Object name: NGC1907

Designation(s): NGC1907,

NGC 1907 is the open cluster \"companion\" to M38. I was surprised that my short exposure time picked up nebulosity around the cluster. Of course, there\'s quite a bit in Auriga where the cluster resides. Still, it isn\'t seen often with the cluster, especially in short exposures like I usually take. Both the H alpha and a small blue reflection nebula surprised me. I picked a star cluster to image this night due to the transparency being poor for going faint. I expect this nebulosity would be rather bright on a good night. So why is it rarely seen in images of the cluster? Is it processed out as a gradient?

NGC 1907 consists of some 35 to 50 stars depending on which source you use. I found this extended to its age and distance as well. WEBDA puts the cluster at 5100 light-years and gives it an age of 370 million years. Wikipedia says 4500 light-years and 500 million years old. I found other distances and ages as well.

So how does this fit with M38? Are they true companions? WEBDA says M38 is 290 million years old and is 3500 light-years distant while Wikipedia says 220 million years of age and 4200 light-years. So by WEBDA neither the distance nor age of the two are close so they aren\'t related. Wikipedia says they are nearly the same distance but even further apart in age so again unrelated. They are apparently just line of sight companions.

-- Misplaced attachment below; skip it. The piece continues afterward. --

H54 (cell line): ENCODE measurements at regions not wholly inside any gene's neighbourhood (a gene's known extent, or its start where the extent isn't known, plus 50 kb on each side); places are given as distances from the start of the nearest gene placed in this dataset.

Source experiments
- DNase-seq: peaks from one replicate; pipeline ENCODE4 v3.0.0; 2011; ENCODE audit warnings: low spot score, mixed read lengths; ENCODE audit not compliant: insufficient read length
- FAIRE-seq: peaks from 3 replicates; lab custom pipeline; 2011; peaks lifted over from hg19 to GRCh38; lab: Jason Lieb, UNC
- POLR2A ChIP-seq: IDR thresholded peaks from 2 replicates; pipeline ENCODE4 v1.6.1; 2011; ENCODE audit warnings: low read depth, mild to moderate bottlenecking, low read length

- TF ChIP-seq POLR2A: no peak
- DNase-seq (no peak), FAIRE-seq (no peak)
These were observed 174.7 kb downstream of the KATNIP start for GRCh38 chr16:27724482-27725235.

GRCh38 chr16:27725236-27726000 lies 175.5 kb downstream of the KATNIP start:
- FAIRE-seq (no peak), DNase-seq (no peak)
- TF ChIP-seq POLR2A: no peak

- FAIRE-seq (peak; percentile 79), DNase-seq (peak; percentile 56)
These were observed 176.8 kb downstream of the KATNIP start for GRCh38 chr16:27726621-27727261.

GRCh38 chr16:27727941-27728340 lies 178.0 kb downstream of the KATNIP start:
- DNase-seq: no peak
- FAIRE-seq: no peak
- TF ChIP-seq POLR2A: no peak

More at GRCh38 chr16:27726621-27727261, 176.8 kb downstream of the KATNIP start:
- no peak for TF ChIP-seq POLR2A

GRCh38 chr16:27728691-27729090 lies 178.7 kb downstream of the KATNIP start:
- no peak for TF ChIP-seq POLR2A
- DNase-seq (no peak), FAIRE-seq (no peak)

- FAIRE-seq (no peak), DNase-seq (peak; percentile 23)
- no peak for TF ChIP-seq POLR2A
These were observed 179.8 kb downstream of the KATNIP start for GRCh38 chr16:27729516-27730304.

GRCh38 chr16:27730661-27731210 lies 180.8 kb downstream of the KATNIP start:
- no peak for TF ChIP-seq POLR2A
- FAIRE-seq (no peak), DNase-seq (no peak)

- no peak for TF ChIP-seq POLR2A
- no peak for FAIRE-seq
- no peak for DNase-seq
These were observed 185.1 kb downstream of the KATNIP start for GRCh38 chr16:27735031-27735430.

There are two asteroids in the image. The one in the cluster (toward the northeastern edge) is (87314) 2000 QJ3 at magnitude 18.2. The other is much fainter and difficult to find. It is near the right edge about the same level as the bottom of the small reflection nebula just inside the extent of the H alpha seen in my image. Both have about the same length of trail that is tilted about the same. It is (344507) 2002 RZ10 and shines at magnitude 19.5 according to the Minor Planet Center. Due to my poor transparency, this night neither are as bright as I would expect for those magnitudes.

The discovery of this cluster is a bit muddled. Most think it was first seen by Guillaume Le Gentil sometime before 1759. William Herschel recorded it on January 17, 1787. One of the two was the first to record it that is pretty sure. The original H400 project does include it, apparently not likeing Le Gentil as the discoverer. My entry from town with my 10\" f/5 on February 29, 1984 at 150x under poor conditions reads; Haze bad right now, easily resolved even in the haze. Never in my many years of seeing this cluster have I seen the nebulosity mentioned in the description. I think it is just unresolved stars and not true nebulosity. Even when I used a 30\" there was no sign of it.\" But my own image shows faint nebulosity, especially to the west and north.

14\" LX200R @ f/10, L=4x10\' RGB=2x10\', STL-11000XM, Paramount ME